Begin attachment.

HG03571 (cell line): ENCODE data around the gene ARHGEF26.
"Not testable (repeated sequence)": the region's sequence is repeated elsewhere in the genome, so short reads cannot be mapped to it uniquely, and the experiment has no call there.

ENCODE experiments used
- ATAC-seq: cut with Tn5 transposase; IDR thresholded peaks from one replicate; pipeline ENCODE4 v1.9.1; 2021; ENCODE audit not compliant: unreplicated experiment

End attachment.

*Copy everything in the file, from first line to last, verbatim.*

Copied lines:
HG03571 (cell line): ENCODE data around the gene ARHGEF26.
"Not testable (repeated sequence)": the region's sequence is repeated elsewhere in the genome, so short reads cannot be mapped to it uniquely, and the experiment has no call there.

ENCODE experiments used
- ATAC-seq: cut with Tn5 transposase; IDR thresholded peaks from one replicate; pipeline ENCODE4 v1.9.1; 2021; ENCODE audit not compliant: unreplicated experiment